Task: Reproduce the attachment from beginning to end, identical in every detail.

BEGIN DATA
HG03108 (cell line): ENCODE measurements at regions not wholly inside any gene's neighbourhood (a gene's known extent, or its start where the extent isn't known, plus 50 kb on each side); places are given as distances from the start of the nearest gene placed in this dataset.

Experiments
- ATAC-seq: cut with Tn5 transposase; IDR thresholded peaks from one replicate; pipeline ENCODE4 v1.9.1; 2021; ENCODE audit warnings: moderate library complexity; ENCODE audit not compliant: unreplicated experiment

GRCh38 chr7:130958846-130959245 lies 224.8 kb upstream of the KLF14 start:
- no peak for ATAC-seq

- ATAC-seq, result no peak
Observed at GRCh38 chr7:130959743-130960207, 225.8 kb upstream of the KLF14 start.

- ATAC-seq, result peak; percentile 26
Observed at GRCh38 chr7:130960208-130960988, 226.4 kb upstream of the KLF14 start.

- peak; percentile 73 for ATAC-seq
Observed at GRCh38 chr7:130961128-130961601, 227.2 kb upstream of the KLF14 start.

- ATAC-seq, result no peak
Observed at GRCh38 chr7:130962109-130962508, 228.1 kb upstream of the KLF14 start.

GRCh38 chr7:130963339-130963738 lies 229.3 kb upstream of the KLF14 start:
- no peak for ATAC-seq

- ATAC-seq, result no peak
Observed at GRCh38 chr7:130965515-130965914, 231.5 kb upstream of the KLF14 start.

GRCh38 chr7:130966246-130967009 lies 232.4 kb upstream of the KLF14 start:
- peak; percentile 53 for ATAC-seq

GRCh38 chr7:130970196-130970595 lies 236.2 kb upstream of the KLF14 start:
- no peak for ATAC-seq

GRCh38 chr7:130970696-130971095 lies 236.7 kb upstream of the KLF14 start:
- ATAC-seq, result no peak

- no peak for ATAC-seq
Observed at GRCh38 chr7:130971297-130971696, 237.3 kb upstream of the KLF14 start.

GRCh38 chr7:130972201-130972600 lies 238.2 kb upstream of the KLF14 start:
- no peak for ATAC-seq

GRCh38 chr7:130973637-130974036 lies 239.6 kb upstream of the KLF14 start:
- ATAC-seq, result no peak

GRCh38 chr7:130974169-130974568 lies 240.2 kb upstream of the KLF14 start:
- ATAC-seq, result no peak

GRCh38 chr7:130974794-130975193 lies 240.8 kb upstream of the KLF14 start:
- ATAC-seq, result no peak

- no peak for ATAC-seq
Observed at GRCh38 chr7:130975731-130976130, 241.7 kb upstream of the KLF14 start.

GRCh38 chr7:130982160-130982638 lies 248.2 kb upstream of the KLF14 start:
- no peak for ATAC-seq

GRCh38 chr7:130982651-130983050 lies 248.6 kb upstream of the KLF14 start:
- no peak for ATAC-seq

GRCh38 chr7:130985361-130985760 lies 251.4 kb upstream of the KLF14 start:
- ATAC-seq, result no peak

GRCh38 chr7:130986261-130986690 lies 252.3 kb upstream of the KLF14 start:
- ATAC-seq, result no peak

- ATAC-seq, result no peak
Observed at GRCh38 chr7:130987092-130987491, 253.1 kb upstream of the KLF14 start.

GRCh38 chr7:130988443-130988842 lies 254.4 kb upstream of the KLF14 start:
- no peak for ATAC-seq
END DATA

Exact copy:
HG03108 (cell line): ENCODE measurements at regions not wholly inside any gene's neighbourhood (a gene's known extent, or its start where the extent isn't known, plus 50 kb on each side); places are given as distances from the start of the nearest gene placed in this dataset.

Experiments
- ATAC-seq: cut with Tn5 transposase; IDR thresholded peaks from one replicate; pipeline ENCODE4 v1.9.1; 2021; ENCODE audit warnings: moderate library complexity; ENCODE audit not compliant: unreplicated experiment

GRCh38 chr7:130958846-130959245 lies 224.8 kb upstream of the KLF14 start:
- no peak for ATAC-seq

- ATAC-seq, result no peak
Observed at GRCh38 chr7:130959743-130960207, 225.8 kb upstream of the KLF14 start.

- ATAC-seq, result peak; percentile 26
Observed at GRCh38 chr7:130960208-130960988, 226.4 kb upstream of the KLF14 start.

- peak; percentile 73 for ATAC-seq
Observed at GRCh38 chr7:130961128-130961601, 227.2 kb upstream of the KLF14 start.

- ATAC-seq, result no peak
Observed at GRCh38 chr7:130962109-130962508, 228.1 kb upstream of the KLF14 start.

GRCh38 chr7:130963339-130963738 lies 229.3 kb upstream of the KLF14 start:
- no peak for ATAC-seq

- ATAC-seq, result no peak
Observed at GRCh38 chr7:130965515-130965914, 231.5 kb upstream of the KLF14 start.

GRCh38 chr7:130966246-130967009 lies 232.4 kb upstream of the KLF14 start:
- peak; percentile 53 for ATAC-seq

GRCh38 chr7:130970196-130970595 lies 236.2 kb upstream of the KLF14 start:
- no peak for ATAC-seq

GRCh38 chr7:130970696-130971095 lies 236.7 kb upstream of the KLF14 start:
- ATAC-seq, result no peak

- no peak for ATAC-seq
Observed at GRCh38 chr7:130971297-130971696, 237.3 kb upstream of the KLF14 start.

GRCh38 chr7:130972201-130972600 lies 238.2 kb upstream of the KLF14 start:
- no peak for ATAC-seq

GRCh38 chr7:130973637-130974036 lies 239.6 kb upstream of the KLF14 start:
- ATAC-seq, result no peak

GRCh38 chr7:130974169-130974568 lies 240.2 kb upstream of the KLF14 start:
- ATAC-seq, result no peak

GRCh38 chr7:130974794-130975193 lies 240.8 kb upstream of the KLF14 start:
- ATAC-seq, result no peak

- no peak for ATAC-seq
Observed at GRCh38 chr7:130975731-130976130, 241.7 kb upstream of the KLF14 start.

GRCh38 chr7:130982160-130982638 lies 248.2 kb upstream of the KLF14 start:
- no peak for ATAC-seq

GRCh38 chr7:130982651-130983050 lies 248.6 kb upstream of the KLF14 start:
- no peak for ATAC-seq

GRCh38 chr7:130985361-130985760 lies 251.4 kb upstream of the KLF14 start:
- ATAC-seq, result no peak

GRCh38 chr7:130986261-130986690 lies 252.3 kb upstream of the KLF14 start:
- ATAC-seq, result no peak

- ATAC-seq, result no peak
Observed at GRCh38 chr7:130987092-130987491, 253.1 kb upstream of the KLF14 start.

GRCh38 chr7:130988443-130988842 lies 254.4 kb upstream of the KLF14 start:
- no peak for ATAC-seq